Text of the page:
Lawmakers are searching for solutions amid an agricultural labor shortage crippling California farms.
A bill titled the Agricultural Worker Program Act, introduced by Sen. Dianne Feinstein, among others, would seek to curtail deportations of undocumented farm workers by granting them a path to citizenship.
“Nine of 10 California farmworkers are immigrants. At least five in 10 are undocumented,” Feinstein tweeted when discussing the bill.
9 of 10 Calif. farmworkers are immigrants. At least 5 in 10 are undocumented. My bill provides legal status: https://t.co/KiVCrb8cug— Sen Dianne Feinstein (@SenFeinstein) August 9, 2017
But is this true?
According to 2016 statistics from a Department of Labor National Agricultural Workers Survey [NAWS] survey, over 90 percent of California crop workers are immigrants, and half are unauthorized.
However, Egan Reich, a Department of Labor spokesman, said the NAWS statistics do not track “farm workers." Instead, they examine crop workers, an important distinction.
The NAWS survey only tracks workers employed in crop-related facilities classified in the North American Industrial Classification System as Crop Production or as Support Activities for Crop Production — this includes farms, orchards, groves, greenhouses, and nurseries that are primarily engaged in growing crops, plants, vines, or trees and their seeds.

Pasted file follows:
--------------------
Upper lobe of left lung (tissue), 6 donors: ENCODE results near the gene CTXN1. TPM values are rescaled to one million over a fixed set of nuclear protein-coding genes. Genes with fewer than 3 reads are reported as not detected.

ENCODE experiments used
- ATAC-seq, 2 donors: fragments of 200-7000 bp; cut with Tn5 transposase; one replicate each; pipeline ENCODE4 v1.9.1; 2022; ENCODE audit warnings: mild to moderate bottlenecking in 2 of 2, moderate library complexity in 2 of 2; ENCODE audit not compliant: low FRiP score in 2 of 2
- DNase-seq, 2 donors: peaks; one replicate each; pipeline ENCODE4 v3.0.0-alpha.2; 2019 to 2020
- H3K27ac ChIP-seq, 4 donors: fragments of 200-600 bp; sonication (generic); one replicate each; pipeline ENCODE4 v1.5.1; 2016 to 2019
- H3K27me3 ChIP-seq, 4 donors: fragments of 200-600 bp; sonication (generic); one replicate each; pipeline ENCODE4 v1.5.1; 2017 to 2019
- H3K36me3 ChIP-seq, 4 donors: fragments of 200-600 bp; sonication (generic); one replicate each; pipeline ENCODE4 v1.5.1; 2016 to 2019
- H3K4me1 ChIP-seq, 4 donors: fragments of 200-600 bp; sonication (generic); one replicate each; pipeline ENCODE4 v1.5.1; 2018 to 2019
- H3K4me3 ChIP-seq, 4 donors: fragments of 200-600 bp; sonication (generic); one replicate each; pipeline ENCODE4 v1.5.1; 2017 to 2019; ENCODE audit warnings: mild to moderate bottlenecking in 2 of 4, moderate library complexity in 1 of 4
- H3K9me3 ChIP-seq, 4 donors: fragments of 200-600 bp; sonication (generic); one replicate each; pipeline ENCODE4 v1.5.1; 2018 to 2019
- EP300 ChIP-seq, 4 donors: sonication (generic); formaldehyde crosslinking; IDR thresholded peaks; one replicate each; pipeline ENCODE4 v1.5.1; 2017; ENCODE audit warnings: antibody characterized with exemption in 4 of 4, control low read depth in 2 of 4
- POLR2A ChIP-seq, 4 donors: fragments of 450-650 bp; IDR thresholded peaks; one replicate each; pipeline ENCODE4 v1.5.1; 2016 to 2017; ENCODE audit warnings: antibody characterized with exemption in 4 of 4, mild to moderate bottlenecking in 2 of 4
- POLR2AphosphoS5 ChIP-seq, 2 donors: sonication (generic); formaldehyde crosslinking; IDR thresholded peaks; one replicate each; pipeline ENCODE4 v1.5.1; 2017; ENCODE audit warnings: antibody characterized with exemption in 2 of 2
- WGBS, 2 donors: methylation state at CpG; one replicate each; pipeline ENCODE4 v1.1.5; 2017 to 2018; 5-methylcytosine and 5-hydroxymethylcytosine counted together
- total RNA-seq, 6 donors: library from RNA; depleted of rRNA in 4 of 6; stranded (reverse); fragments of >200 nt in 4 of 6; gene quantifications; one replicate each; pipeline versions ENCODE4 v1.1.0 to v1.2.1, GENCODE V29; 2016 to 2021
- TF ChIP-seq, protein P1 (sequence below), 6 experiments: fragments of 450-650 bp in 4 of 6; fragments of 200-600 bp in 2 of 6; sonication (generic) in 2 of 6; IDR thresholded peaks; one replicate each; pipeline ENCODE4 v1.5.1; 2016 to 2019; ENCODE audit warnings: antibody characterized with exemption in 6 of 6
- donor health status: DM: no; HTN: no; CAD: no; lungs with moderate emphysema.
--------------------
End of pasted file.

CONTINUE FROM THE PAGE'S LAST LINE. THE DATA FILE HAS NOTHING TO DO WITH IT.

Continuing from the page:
Excluded from these statistics are “persons employed at eligible establishments who do not perform crop-related work, such as secretaries or mechanics,” the report states. The NAWS survey does not keep statistics on “farm workers” as a whole, Reich said.
Reich said the Department of Labor was unable to confirm the validity of Feinstein’s statement due to this distinction.
Adam Russell, a spokesman for Sen. Feinstein, sourced the claim to statistics from a Department of Labor presentation on California agriculture, which in turn used NAWS statistics on crop workers.
While it may be a matter of semantics, it’s an important distinction. Philip Martin, a professor emeritus of agricultural and resource economics at UC Davis, highlighted the difference, pointing out that livestock workers could also fall under the broad definition of “farm worker.”
Regardless of the specifics, however, Feinstein’s assessment that the majority of California agricultural workers are immigrants is accurate.
Egan Reich, Department of Labor spokesman
Adam Russell, Sen. Dianne Feinstein spokesman
Philip Martin, a professor emeritus of agricultural and resource economics at UC Davis
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